Hansa Teutonica

Tonight on GeekNights, we review the fantastic 2009 board game Hansa Teutonica, designed by Andreas Steding. It's stood up to repeated play among skilled gamers, and provides a deeply interactive experience while minimizing the effect of politics. Ignore the awfully written rules (get someone to teach it to you) and their awful terminology ("merchants" vs "traders" and "supply" vs "stockpile").

In the news, WotC is releasing basic Dungeons & Dragons as a free PDF. making us wonder at the actual future of Dungeons & Dragons 5th edition or even the franchise as a whole. Nintendo is lashing out against fans streaming their games with new monetization options (for them, not the fans, in most cases), which is extra worrying now that Youtube has purchased Twitch.

FTL Advanced and Flash Point: Fire Rescue

Tonight on GeekNights, back from Zenkaikon, we briefly review FTL Advanced (which makes FTL definitely worth revisiting) and Flash Point: Fire Rescue, which solves many of the co-op board game problems we have previously discussed. In the news, PAX South, newly announced for San Antonio, is the last new PAX, and it coincides sadly with Magfest 2014. Tell us which one we should attend! Games may well be able to diagnose you with diseases like Alzheimer's (opening a whole ethical, moral, and legal can of worms), and Nintendo is holding a pro Super Smash Brothers Wii U tournament for E3 3014 (in lieu of a press conference).

Why No One Will Game With You

Tonight on GeekNights, we consider why no one will game with you. Why is it so hard to form gaming groups? Why won't anyone play Air Hockey with me? Isn't this the panel Rym and Scott are presenting at PAX East? In the news, there's some old Game Boy Megaman coming to the 3DS virtual console (along with GBA Advance Wars on the Wii-U), and they're even having a completely meaningless vote on nothing! Also, our good friend Conrad Kreyling is making waves in the dating game scene. (He's been on GeekNights before).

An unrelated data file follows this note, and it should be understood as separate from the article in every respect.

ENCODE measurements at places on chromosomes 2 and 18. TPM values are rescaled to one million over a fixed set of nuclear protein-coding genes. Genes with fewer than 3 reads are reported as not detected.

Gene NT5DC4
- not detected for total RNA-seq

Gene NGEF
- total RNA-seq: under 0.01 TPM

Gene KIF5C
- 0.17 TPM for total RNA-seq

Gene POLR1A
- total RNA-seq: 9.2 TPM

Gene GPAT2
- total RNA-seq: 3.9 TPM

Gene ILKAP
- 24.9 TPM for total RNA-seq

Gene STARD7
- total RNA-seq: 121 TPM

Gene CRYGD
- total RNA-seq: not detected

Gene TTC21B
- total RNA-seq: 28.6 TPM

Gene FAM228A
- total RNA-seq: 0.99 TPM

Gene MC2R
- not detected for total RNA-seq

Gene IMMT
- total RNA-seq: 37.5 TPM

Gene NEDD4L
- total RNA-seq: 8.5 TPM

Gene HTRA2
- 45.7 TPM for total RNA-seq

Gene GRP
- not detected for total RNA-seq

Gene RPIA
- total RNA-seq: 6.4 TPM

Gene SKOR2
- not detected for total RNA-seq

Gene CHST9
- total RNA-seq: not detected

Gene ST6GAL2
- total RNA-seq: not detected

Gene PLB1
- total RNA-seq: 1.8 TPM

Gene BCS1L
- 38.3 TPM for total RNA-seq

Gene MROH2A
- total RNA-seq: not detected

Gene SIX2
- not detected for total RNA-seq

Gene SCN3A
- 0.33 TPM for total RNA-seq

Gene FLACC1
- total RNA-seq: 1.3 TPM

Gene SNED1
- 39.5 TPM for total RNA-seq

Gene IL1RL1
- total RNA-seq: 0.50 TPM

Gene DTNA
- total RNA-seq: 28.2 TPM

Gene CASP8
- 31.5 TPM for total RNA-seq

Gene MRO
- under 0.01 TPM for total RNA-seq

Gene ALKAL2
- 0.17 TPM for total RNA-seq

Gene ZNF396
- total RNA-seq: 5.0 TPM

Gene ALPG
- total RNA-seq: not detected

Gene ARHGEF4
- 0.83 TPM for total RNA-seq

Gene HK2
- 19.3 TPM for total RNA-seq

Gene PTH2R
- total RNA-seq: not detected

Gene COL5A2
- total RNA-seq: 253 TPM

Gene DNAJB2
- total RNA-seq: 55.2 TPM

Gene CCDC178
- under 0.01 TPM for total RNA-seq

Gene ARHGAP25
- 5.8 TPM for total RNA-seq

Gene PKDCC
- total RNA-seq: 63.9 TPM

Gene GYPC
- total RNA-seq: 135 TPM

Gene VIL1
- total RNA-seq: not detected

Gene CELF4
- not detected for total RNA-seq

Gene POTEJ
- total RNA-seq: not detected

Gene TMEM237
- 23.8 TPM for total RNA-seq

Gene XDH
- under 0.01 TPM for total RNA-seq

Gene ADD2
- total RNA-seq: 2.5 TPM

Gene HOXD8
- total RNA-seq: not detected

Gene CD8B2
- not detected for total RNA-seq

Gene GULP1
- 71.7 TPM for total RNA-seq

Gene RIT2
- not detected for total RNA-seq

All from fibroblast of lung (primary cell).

Phases of Games

Tonight on GeekNights, in light of a fascinating article on whether or not the first decision one can make in a Civ V game matters, we discuss the phases of games and how decision trees evolve. Most games break down to three fairly distinct phases: the early, mid, and late game. Why is this the case? In the news, Rym runs afoul of an out of date Civilopedia and Jungle Speed's 20th anniversary comes with a new release.

Twitch Plays Pokemon

Tonight on GeekNights, we discuss the Internet and its fascination with, well, itself playing Pokemon... collectively. It's Action Pokemon. It's amazing to behold. It's Saltybet 2.0. It's unbearable to watch, yet captivating not unlike a trainwreck in slow motion. Five days in, and it already has its own fandom, its own fan culture, and its own fan merch. Twitch Plays Pokemon. In other news, the videogame industry is as it's always been with Ken Levine shutting down Irrational , and Rym tries a single-day variant of Mafia.

Stakes in Games

Tonight on GeekNights, we talk about what it means to add stakes to games. Do they just remove intrinsic enjoyment? Can the old fashioned "arm slap" add anything to games like Dobble? Antes and wagering have existed for a long time (e.g., in Magic the Gathering), but we don't think of them in other gaming contexts. We also discuss Arthur Chu, the Jeopardy hero, not without precedent in his desire to win games (and money). Hint: you should always play to win. Rym describes what he would change in Nidhogg (it's not perfect).

Be sure to check out the Book Club (Idoru), the forum (an Ivory Tower of discourse), and the new episode of GeekNights Presents!

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